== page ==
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April 23, 2018, 12:54:36 AM
HireScores.com Recruitment ForumForum CommunityNews & Information (Moderator: Forum Management)Employee Engagement More Important Than Job Satisfaction
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Author Topic: Employee Engagement More Important Than Job Satisfaction  (Read 1063 times)
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« on: March 04, 2011, 01:25:32 PM »

Job satisfaction has been overtaken in importance by employee engagement as workers look to develop their careers, according to a study.

Employers should look to ensure their staff fit the jobs they are in to stand a better chance of their best talent staying with them for longer, two psychologists involved with the study told Recruiter.

Ilke Inceoglu and Moyang Yang, of psychometric testing company SHL, spent almost three years collecting data on employees’ preferred job features and their actual job features, with 38 choices, including income, fairness and quality of social contact, listed.

As well as preferred job features and actual job features, ‘mismatches’ were also taken into account – differences between what employees want and what they have. Career progression topped this list.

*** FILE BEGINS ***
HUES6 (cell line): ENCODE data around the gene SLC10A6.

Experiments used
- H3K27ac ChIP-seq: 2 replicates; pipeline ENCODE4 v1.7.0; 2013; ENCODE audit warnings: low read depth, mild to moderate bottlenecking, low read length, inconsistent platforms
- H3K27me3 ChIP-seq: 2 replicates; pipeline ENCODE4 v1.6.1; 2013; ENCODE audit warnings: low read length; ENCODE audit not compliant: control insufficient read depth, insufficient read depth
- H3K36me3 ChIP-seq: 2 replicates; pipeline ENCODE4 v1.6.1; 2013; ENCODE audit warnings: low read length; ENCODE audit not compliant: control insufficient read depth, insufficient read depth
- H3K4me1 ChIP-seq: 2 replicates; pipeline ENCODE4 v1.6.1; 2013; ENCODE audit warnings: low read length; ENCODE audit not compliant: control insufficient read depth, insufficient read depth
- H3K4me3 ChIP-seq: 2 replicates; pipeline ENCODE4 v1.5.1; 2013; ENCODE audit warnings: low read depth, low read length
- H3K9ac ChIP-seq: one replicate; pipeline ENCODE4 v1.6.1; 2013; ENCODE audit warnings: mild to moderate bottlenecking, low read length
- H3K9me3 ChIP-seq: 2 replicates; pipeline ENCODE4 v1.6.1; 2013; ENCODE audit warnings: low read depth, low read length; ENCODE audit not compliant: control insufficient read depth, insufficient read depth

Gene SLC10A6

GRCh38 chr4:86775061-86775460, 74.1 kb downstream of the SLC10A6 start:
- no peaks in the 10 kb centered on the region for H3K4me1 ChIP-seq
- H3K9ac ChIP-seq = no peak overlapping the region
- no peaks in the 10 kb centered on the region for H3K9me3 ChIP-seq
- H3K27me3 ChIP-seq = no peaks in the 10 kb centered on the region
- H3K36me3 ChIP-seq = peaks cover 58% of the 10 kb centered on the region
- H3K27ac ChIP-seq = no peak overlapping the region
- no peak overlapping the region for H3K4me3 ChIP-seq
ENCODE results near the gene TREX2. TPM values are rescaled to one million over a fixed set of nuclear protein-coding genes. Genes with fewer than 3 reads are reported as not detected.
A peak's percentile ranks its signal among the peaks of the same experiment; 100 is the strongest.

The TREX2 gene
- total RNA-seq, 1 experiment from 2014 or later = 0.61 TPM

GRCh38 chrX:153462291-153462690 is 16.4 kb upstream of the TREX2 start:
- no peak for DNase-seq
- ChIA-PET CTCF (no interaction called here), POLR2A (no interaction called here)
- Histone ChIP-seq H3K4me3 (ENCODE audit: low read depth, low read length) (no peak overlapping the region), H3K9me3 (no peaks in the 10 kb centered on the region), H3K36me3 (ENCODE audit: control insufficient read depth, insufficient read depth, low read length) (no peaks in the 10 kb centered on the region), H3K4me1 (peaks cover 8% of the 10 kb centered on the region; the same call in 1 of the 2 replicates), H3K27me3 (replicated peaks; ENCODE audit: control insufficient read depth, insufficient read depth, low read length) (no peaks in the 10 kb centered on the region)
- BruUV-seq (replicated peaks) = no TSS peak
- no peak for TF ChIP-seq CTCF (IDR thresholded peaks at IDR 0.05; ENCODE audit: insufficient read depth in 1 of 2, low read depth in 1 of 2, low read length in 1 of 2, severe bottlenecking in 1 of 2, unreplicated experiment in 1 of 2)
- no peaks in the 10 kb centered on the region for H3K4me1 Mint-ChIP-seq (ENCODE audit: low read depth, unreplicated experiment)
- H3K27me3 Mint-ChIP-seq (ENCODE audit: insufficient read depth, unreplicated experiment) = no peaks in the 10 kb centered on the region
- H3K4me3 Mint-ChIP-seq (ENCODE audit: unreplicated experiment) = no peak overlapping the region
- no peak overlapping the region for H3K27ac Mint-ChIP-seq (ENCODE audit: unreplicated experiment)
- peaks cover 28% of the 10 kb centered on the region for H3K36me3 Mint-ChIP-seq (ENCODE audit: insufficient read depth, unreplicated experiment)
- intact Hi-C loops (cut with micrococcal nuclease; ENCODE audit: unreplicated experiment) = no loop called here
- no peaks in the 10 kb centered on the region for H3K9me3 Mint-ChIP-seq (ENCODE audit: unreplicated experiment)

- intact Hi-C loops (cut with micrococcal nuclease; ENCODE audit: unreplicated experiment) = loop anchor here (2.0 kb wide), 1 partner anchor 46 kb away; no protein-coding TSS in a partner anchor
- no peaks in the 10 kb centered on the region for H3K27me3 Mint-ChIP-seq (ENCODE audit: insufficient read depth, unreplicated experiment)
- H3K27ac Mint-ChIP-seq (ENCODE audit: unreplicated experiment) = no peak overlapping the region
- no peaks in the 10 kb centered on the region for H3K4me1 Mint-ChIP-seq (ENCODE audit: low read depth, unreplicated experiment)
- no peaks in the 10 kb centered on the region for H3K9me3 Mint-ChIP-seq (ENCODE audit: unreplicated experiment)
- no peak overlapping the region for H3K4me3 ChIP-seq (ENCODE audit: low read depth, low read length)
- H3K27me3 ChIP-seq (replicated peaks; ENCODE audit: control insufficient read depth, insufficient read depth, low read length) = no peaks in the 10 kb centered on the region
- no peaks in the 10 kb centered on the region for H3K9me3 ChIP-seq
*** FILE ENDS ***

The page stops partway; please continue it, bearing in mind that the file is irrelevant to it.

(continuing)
The highest-ranked preferred choice, out of about 3,000 responses to an online survey, was career development, whereas respondents actually found that quality of social contact was their highest-placed job feature in reality.

Income only just entered the top 10 as a preferred job feature, coming ninth in the table, but it came second in the mismatches table, showing there is a still a big pay gap in terms of what workers want and what they actually have.

Inceoglu said that employee engagement has now become a key: “Job satisfaction has been superseded by engagement because that shows links to performance.”

That fact alone should be enough to tell employers the importance of keeping their staff engaged, she added: “Long-term consequences could be that once there is an upturn in the economy then those staff who feel disengaged might take the opportunity to leave.”

However, career progression does not even appear in the top 10 of preferred job features for those aged over 45, showing that older workers may feel they have already achieved much over the course of their careers.

Yang said that giving candidates the opportunity to assess potential jobs to gauge the possibility of career development would help ensure that a candidate was the correct ‘fit’ for a job.
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